It’s always been just Kate and her mom—and her mother is dying. Her last wish? To move back to her childhood home. So Kate’s going to start at a new school with no friends, no other family and the fear her mother won’t live past the fall.
Then she meets Henry. Dark. Tortured. And mesmerizing. He claims to be Hades, god of the Underworld—and if she accepts his bargain, he’ll keep her mother alive while Kate tries to pass seven tests.
Kate is sure he’s crazy—until she sees him bring a girl back from the dead. Now saving her mother seems crazily possible. If she succeeds, she’ll become Henry’s future bride, and a goddess.
I’m usually a fan of stand-alone books, but if The Goddess Test wasn’t already going to be a series, I would hunt down Aimee Carter, grab her by the shoulders and shake her until she agreed to write more.
Now that I have my crazy-stalker-fangirl statement out of the way, here’s the professional part of my review. Ahem.
Rarely do you find a completely original spin on an ancient standard, but Aimee Carter has done the impossible by blending a heart-rending, mature contemporary plot with the paranormal beauty and mystery of the Greek myth of Persephone and Hades. What begins as an unflinching glimpse at a girl about to lose her terminally ill mother — essentially her whole world — turns into a thoughtful and intelligent test of character for Kate.
Not only must she (and readers) accept that the impossible is indeed, possible, she must find the strength and determination to do what she must. What separates Kate from other heroines is her motivation. She doesn’t seek fame, revolution or immortality. She wants to save the unsaveable. She wants to take away pain and suffering. She wants to heal what’s broken inside those she cares about, and in doing so, she manages to heal herself.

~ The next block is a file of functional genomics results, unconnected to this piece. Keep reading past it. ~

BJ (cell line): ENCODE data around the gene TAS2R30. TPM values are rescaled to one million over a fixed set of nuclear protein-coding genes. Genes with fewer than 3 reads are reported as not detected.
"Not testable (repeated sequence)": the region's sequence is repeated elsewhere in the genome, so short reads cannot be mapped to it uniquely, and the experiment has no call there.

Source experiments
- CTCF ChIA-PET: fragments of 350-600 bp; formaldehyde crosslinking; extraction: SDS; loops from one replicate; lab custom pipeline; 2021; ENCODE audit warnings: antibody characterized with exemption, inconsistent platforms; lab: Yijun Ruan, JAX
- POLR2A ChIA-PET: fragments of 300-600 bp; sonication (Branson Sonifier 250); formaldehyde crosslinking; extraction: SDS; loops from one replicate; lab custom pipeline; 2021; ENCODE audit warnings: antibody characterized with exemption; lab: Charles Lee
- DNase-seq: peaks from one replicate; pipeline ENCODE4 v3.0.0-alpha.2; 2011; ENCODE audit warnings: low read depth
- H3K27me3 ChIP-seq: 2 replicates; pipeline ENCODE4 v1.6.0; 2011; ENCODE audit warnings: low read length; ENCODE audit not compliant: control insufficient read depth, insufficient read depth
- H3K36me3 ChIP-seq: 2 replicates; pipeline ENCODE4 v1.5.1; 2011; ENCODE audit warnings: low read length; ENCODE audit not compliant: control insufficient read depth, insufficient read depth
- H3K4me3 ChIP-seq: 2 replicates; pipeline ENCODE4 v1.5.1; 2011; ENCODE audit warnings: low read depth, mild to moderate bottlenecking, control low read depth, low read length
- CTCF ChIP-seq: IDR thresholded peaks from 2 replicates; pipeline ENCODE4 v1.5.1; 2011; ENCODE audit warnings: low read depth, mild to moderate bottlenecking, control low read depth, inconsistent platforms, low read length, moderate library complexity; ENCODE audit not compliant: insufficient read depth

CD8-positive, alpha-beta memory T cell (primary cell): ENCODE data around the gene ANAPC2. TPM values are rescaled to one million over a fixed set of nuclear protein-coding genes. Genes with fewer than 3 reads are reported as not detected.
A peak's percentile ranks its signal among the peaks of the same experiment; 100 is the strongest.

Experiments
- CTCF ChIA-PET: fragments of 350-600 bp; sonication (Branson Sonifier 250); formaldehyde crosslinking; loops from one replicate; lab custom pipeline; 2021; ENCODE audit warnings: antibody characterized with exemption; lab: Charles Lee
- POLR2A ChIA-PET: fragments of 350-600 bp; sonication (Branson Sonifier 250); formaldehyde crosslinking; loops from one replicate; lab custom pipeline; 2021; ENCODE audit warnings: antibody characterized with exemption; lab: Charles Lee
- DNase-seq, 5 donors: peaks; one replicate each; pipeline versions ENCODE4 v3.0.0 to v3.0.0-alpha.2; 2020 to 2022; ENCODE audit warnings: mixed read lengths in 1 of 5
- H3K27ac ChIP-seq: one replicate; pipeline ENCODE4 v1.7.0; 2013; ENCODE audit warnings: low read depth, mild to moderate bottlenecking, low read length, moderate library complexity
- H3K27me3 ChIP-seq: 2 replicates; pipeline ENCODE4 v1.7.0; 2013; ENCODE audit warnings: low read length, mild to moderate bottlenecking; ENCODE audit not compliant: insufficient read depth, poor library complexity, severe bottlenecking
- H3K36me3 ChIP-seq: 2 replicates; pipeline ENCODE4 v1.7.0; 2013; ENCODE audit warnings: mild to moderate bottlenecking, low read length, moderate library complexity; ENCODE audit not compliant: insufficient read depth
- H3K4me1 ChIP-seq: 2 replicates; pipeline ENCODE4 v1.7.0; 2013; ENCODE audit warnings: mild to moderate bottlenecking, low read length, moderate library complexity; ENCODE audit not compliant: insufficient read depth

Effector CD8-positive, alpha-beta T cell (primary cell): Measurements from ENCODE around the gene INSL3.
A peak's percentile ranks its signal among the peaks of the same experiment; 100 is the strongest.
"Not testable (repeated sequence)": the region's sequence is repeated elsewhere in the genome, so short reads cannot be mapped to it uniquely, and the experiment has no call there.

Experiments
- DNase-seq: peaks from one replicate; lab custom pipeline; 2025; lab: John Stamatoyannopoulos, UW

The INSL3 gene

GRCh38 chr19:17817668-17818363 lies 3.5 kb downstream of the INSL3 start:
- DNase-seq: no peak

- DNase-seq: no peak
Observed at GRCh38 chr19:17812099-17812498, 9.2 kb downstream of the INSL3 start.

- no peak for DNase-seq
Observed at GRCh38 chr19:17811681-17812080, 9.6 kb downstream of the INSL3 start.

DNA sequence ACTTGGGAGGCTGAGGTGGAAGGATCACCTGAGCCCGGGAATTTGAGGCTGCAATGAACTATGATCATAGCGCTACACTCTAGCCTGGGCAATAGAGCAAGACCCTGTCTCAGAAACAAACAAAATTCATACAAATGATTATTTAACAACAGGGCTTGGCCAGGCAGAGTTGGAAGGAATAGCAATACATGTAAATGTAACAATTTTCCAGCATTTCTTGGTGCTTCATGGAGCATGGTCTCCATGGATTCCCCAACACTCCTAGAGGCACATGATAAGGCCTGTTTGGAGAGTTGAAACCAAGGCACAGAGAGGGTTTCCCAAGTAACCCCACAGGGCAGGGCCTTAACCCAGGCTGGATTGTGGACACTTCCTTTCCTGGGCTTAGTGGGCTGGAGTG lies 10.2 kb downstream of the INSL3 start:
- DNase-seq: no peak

Lest readers think she’s a pushover, she is not. She’s a fighter and a realist, and Carter has created two of the most intriguing main characters to hit the page in a long time. Her pragmatic approach keeps the story from feeling sappy, and unlike many paranormal romances that feel inevitable, it’s hard to see where Kate and Henry are headed, if anywhere.
The plot is unpredictable, perfectly paced and complicated enough to be intriguing, but not at the risk of confusing readers. Subtle clues are peppered in to keep us guessing, while subplots distract us from what’s really going on. To say any more would spoil it, so take this as a whole-hearted endorsement and grab this when it hits stores April 19.